With the chaos surrounding the Cavaliers right now, a majority of the conversation is focused on two of the Cavs’ young talents. Kyrie Irving is taking heat for not caring, not being a leader, and possibly not wanting to be here. Dion Waiters is taking heat for being an outlaw of sorts, speaking in the third person, and doing all of the things that lead some to believe he’s destined to be the next J.R. Smith or Nick Young. Talking about these two is the hot topic, and an important one. After all, much of the immediate and distant future of the franchise rests in the decisions that will resolve the issues surrounding these two. However, right now, the spotlight on Kyrie and Dion has kept it away from the player who is definitely struggling more than either of them on this spiral into the cellar, and is arguably the most disappointing of the three young core pieces on the Cavs this season. And while it’s no hot topic like the Kyrie/Dion rift has been, Tristan Thompson, and particularly his defense, has been very concerning lately.
Opposing power forwards have shredded the Cavs over the course of this five-game losing streak. Here’s how bad it’s been:
- Sunday vs. Phoenix: Markieff Morris – 27 points, 15 rebounds
- Tuesday vs. New Orleans: Anthony Davis – 30 points, seven rebounds, three assists, eight blocks
- Thursday at New York: Carmelo Anthony – 29 minutes, five rebounds
- Saturday at Houston: Terrence Jones – 17 points, seven rebounds
- Monday at Dallas: Dirk Nowitzki – 23 points, eight rebounds
So basically, opposing power forwards who Thompson has spent a majority of the game guarding are averaging 25.2 points and 8.4 rebounds per game over the losing streak. Thompson, on the other hand, has averaged 9.4 points and seven rebounds per game, both below his season averages. Granted, there are some solid names on that list who are tough tasks for anyone. Davis, Melo, and Dirk are all obviously going to get theirs any night. But Markieff had perhaps his best game as a pro against Thompson. Davis had an eight block performance. Terrence Jones basically got whatever he wanted for three quarters in limited looks against him. And Morris, Melo, and Dirk aren’t exactly threatening defenders for a guy who plays Thompson’s style offensively. Simply stated, Thompson has had his worst stretch of the season over the course of this losing streak.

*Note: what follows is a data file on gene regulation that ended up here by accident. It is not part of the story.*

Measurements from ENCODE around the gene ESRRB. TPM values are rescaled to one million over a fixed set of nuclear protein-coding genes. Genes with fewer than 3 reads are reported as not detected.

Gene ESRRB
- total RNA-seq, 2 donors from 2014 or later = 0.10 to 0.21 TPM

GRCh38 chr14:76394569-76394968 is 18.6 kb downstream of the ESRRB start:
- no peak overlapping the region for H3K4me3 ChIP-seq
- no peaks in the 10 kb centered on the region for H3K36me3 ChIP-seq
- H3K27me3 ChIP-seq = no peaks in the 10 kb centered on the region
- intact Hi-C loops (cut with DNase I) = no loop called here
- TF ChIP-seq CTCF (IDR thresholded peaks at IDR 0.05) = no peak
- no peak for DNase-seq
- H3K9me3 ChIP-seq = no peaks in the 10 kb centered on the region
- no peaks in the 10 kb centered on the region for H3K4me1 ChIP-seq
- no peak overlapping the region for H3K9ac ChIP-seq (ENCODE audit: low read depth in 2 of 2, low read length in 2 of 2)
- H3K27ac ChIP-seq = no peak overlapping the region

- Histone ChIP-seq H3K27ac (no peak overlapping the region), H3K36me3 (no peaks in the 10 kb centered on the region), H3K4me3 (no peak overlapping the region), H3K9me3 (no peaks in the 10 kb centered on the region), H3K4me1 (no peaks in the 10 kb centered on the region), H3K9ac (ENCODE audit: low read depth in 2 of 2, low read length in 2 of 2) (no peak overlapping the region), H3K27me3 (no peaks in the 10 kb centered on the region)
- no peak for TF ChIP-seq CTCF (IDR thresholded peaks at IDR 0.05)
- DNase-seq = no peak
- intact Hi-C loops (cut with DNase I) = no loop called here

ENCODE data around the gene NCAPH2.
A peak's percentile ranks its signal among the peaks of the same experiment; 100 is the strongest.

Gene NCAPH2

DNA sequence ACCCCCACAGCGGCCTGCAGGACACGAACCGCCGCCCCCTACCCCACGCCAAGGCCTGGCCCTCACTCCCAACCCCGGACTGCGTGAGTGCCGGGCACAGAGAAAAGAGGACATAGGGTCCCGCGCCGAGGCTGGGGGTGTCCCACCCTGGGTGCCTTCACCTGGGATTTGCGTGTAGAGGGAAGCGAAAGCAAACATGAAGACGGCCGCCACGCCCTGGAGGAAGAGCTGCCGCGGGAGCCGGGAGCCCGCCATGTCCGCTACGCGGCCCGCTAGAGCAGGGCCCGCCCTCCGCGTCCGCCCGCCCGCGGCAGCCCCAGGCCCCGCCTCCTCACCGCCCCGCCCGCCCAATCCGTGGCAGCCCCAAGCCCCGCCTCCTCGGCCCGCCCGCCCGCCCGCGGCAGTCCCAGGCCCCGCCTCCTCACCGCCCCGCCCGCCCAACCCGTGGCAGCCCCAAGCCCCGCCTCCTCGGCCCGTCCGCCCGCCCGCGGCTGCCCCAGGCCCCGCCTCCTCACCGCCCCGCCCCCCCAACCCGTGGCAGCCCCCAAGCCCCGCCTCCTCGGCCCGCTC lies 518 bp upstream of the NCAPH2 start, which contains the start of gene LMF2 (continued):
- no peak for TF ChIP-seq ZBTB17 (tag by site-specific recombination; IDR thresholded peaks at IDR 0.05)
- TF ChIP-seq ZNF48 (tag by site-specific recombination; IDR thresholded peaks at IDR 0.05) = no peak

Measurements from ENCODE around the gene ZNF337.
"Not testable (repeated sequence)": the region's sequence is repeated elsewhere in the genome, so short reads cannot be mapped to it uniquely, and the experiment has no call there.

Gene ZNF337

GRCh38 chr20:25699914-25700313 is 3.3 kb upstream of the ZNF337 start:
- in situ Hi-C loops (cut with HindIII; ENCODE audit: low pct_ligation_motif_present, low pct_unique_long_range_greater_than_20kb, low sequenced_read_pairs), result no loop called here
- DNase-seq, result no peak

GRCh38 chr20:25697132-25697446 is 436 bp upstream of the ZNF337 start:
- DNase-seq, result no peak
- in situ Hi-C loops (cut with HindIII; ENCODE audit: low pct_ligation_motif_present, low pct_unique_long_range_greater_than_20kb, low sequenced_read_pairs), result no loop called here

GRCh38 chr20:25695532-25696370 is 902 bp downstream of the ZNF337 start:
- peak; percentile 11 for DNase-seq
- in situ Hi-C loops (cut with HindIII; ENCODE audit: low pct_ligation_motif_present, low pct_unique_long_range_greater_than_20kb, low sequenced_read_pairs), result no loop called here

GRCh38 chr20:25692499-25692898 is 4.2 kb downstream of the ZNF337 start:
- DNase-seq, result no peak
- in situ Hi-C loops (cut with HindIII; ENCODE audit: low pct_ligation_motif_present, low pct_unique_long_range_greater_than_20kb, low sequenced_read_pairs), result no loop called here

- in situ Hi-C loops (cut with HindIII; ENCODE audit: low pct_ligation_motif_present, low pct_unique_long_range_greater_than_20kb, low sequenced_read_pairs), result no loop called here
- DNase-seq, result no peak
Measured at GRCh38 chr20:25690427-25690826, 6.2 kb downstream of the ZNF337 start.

This performance on the streak has been indicative of some of the major red flags with how Thompson has played this season. We applauded Thompson for his massive progress in his sophomore season, transforming from bewildered rookie to potential stud rebounder, blooming defender, and locker room rubber cement. This season, that growth has evaporated. Thompson switched shooting hands this offseason, to little effect on his offensive game other than a slight uptick in free throw percentage. His rebounding rate is down, as is his assist rate. And defensively, we’ve seen zero improvement from Thompson. This is perhaps the most concerning piece of the lack of development.
Thompson made us hopeful last season by demonstrating a strong post presence on defense, and also flashing the capability to guard some perimeter guys. However, we haven’t seen that this year. While Thompson is still a decent post defender, only allowing 0.86 points per possession according to Synergy, he still has his struggles here. He doesn’t deny post position well at all, and he really struggles with guys who have quick moves or strong fadeaway shots. His pick-and-roll defense and isolation defense are his real weak points, because while he has good length to contenst shots, Thompson really just doesn’t have the quickness to keep up with mobile forwards or point guards. The pick-and-roll defense is somewhat of a stylistic problem, because the way the Cavs attempt to defend pick-and-rolls doesn’t really even make sense in theory. However, the isolation issues are prevalent, particularly against these mobile forwards. The Knicks shredded Thompson with ISO plays, particularly when Thompson got switched onto J.R. Smith, a nightmare matchup for him.
When Thompson is defending one-on-one, he primarily relies on his length instead of foot speed. Thompson has fairly long arms, and this allows him to contest jumpers easily. He had a lot of success with this against Dallas, because the Mavericks kept pulling up against him. However, when guys (like J.R. Smith or Melo) attempt to take him off the dribble, he still relies on length, which leads to him either getting beat or fouling. Both occur quite often. Quite simply, Thompson isn’t quick enough to defend guys with any mobility outside of the paint, which seems like an issue given the high number of stretch-fours and quick, athletic power forwards currently in the NBA. For every Greg Monroe that Thompson gets to guard, there are two or three Terrence Jones’s or Josh Smiths. If Thompson is going to be a plus defender, he needs to get quicker. That’s the next step here.
Realistically, Thompson’s probably going to be alright defensively. He’s still got time to develop that quickness, and to develop a better understanding of positioning, which is something that comes with time in the NBA. However, I’m not sure that happens here, and under Mike Brown. It’s somewhat concerning that Thompson took a huge leap forward last year under Byron Scott, whose defense was a comedy of errors, and under a so-called defense-minded coach, has actually regressed. Maybe it is because he and Anderson Varejao are incongruent pieces defensively, because they do much of the same things well and have similar flaws. Maybe it’s because he took so much time to attempt to fix his offensive game this off-season, and didn’t give his defense enough focus to blossom. Either way, it’s important to note that Thompson’s defense is an important piece of the Cavaliers’ issues this season, and he needs to fix his defensive game if the Cavs are going to commit to him long-term.